Supplement for Mimicry of Amyloid Oligomers Amyloid oligomers now thought to be the damaging molecular species in Alzheimer's disease, Parkinson's disease, and many other amyloid diseases. Understanding the structures of these oligomers is essential to understanding their mechanism of action, and quite possibly to developing drugs to prevent or treat these diseases. Studying the structures of the oligomers at high resolution is challenging, because the oligomers are heterogeneous and dynamic, forming a variety of sizes and structures that can interconvert. Thus far, the there are no atomic-resolution structures of oligomers of the beta-amyloid peptide, Abeta, the 40- or 42-amino acid polypeptide closely associated with Alzheimer's disease. Grant GM097562 aims to determine the structures of oligomers formed by Abeta by incorporating key fragments of Abeta into macrocyclic beta-sheet peptides designed to mimic the key beta-hairpin building blocks that are thought to make up Abeta oligomers. The PI has determined X-ray crystallographic structures at atomic resolution of trimers formed macrocyclic beta-sheet peptides containing fragments from the central and the C-terminal regions of Abeta. Grant GM097562 aims to build on the discovery of these trimers and the higher-order oligomeric assemblies that they form. The broad overarching goal is to understand the relationship between the atomic-resolution structures of the oligomers and their biological and biophysical properties. To achieve these goals, the PI will synthesize macrocyclic beta-sheet peptides that incorporate different aspects of Abeta structure, determine the X-ray crystallographic structures of the oligomers that these peptides form, measure their cytotoxicity, elucidate their mechanisms of cytotoxicity, and correlate their cytotoxicity and their crystallographic structure by means of biophysical studies of their solution-phase properties. In the course of these studies, an unanticipated opportunity to accelerate our research has emerged. We have discovered that we can generate polyclonal antibodies against our amyloid oligomer mimics and that these antibodies react with molecular entities in the brain tissue of Alzheimer's disease transgenic mice and humans. We believe that these molecular entities are amyloid oligomers formed by Abeta in the brain. This finding is important, because it allows us to more deeply study the biological properties of our amyloid oligomer mimics and better establish their biological relevance. We visualize the interaction of the antibodies with brain tissue by fluorescence microscopy. These studies are limited by access to the high-end confocal microscopes in the Optical Biology Core Facility, which is located in a different building and are heavily booked, thus delaying research. An all-in-one fluorescence microscope will accelerate the research by allowing the rapid imaging of samples on a day-to-day basis, without delays.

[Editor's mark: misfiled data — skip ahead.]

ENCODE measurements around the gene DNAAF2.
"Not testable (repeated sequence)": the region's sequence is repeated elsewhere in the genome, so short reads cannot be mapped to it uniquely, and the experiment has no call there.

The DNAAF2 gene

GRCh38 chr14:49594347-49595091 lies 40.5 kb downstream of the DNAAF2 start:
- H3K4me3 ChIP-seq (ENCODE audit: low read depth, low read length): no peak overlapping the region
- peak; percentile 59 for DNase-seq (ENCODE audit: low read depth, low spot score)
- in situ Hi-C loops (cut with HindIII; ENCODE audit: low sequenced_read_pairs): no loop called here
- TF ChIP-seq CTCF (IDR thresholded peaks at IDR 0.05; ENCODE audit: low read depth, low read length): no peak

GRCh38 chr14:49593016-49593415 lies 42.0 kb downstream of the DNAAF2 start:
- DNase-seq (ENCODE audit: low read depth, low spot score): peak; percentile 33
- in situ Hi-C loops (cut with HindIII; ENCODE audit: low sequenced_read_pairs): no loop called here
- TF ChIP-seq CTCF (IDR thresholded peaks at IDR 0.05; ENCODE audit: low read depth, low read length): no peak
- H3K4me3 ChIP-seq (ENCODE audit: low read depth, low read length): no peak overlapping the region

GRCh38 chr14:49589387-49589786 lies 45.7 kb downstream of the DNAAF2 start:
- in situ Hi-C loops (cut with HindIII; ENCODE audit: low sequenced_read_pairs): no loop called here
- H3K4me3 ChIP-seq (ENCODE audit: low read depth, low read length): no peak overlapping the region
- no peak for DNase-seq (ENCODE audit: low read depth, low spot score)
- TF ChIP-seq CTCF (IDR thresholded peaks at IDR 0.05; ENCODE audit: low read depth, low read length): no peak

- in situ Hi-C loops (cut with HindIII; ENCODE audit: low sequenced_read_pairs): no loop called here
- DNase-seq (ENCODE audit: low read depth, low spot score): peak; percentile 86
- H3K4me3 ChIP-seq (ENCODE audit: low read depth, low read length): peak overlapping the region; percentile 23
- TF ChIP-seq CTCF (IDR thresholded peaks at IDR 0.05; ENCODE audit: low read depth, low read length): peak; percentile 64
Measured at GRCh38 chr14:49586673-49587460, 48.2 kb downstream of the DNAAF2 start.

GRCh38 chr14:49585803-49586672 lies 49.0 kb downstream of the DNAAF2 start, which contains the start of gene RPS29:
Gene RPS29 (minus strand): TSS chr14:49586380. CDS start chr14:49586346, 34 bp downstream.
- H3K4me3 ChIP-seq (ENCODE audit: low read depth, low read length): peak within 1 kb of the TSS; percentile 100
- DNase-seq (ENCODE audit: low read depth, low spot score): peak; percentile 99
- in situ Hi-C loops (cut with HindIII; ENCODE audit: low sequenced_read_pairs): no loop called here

Supplemental support is requested for the purchase of an all-in-one fluorescence microscope that will enhance our NIH funded research on amyloid oligomer formation. Our success to date means that we can accelerate efforts to elucidate the biological properties of amyloid oligomers, where the lack of the requested instrument is a rate limiting step, thus enhancing understanding of the molecular processes in Alzheimer's disease. This application is coordinated with those of another NIGMS funded scientist.
|Salveson, Patrick J; Haerianardakani, Sepehr; Thuy-Boun, Alexander et al. (2018) Repurposing Triphenylmethane Dyes to Bind to Trimers Derived from A?. J Am Chem Soc 140:11745-11754|
|Kreutzer, Adam G; Nowick, James S (2018) Elucidating the Structures of Amyloid Oligomers with Macrocyclic ?-Hairpin Peptides: Insights into Alzheimer's Disease and Other Amyloid Diseases. Acc Chem Res 51:706-718|
|Yoo, Stan; Zhang, Sheng; Kreutzer, Adam G et al. (2018) An Efficient Method for the Expression and Purification of A?(M1-42). Biochemistry 57:3861-3866|
|Salveson, Patrick J; Haerianardakani, Sepehr; Thuy-Boun, Alexander et al. (2018) Controlling the Oligomerization State of A?-Derived Peptides with Light. J Am Chem Soc 140:5842-5852|
|Salveson, Patrick J; Spencer, Ryan K; Kreutzer, Adam G et al. (2017) X-ray Crystallographic Structure of a Compact Dodecamer from a Peptide Derived from A?16-36. Org Lett 19:3462-3465|
|Kreutzer, Adam G; Spencer, Ryan K; McKnelly, Kate J et al. (2017) A Hexamer of a Peptide Derived from A?16-36. Biochemistry 56:6061-6071|
|Kreutzer, Adam G; Yoo, Stan; Spencer, Ryan K et al. (2017) Stabilization, Assembly, and Toxicity of Trimers Derived from A?. J Am Chem Soc 139:966-975|
|Truex, Nicholas L; Nowick, James S (2017) Transmembrane Proteins: Amyloids Hidden in Plain Sight? Biochemistry 56:4735-4736|
|Kreutzer, Adam G; Hamza, Imane L; Spencer, Ryan K et al. (2016) X-ray Crystallographic Structures of a Trimer, Dodecamer, and Annular Pore Formed by an A?17-36 ?-Hairpin. J Am Chem Soc 138:4634-42|
|Truex, Nicholas L; Nowick, James S (2016) Coassembly of Peptides Derived from ?-Sheet Regions of ?-Amyloid. J Am Chem Soc 138:13891-13900|
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